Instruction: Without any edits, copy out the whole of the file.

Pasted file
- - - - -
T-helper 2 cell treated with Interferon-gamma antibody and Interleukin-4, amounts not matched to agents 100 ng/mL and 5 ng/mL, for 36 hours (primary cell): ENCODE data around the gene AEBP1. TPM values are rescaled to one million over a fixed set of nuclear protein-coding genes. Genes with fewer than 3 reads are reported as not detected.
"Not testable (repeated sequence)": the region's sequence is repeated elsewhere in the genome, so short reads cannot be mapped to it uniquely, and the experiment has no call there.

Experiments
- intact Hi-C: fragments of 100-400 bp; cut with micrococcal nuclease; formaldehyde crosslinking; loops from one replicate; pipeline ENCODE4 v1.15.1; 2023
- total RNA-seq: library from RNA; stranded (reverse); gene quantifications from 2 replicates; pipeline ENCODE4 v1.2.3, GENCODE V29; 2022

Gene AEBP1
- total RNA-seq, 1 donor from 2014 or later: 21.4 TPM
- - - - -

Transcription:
T-helper 2 cell treated with Interferon-gamma antibody and Interleukin-4, amounts not matched to agents 100 ng/mL and 5 ng/mL, for 36 hours (primary cell): ENCODE data around the gene AEBP1. TPM values are rescaled to one million over a fixed set of nuclear protein-coding genes. Genes with fewer than 3 reads are reported as not detected.
"Not testable (repeated sequence)": the region's sequence is repeated elsewhere in the genome, so short reads cannot be mapped to it uniquely, and the experiment has no call there.

Experiments
- intact Hi-C: fragments of 100-400 bp; cut with micrococcal nuclease; formaldehyde crosslinking; loops from one replicate; pipeline ENCODE4 v1.15.1; 2023
- total RNA-seq: library from RNA; stranded (reverse); gene quantifications from 2 replicates; pipeline ENCODE4 v1.2.3, GENCODE V29; 2022

Gene AEBP1
- total RNA-seq, 1 donor from 2014 or later: 21.4 TPM